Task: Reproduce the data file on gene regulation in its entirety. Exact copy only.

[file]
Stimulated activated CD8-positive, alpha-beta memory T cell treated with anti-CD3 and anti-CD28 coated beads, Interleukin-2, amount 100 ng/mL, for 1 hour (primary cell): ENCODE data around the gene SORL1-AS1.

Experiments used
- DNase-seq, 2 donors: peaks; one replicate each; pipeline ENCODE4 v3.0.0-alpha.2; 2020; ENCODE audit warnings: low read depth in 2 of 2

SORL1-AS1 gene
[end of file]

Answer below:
Stimulated activated CD8-positive, alpha-beta memory T cell treated with anti-CD3 and anti-CD28 coated beads, Interleukin-2, amount 100 ng/mL, for 1 hour (primary cell): ENCODE data around the gene SORL1-AS1.

Experiments used
- DNase-seq, 2 donors: peaks; one replicate each; pipeline ENCODE4 v3.0.0-alpha.2; 2020; ENCODE audit warnings: low read depth in 2 of 2

SORL1-AS1 gene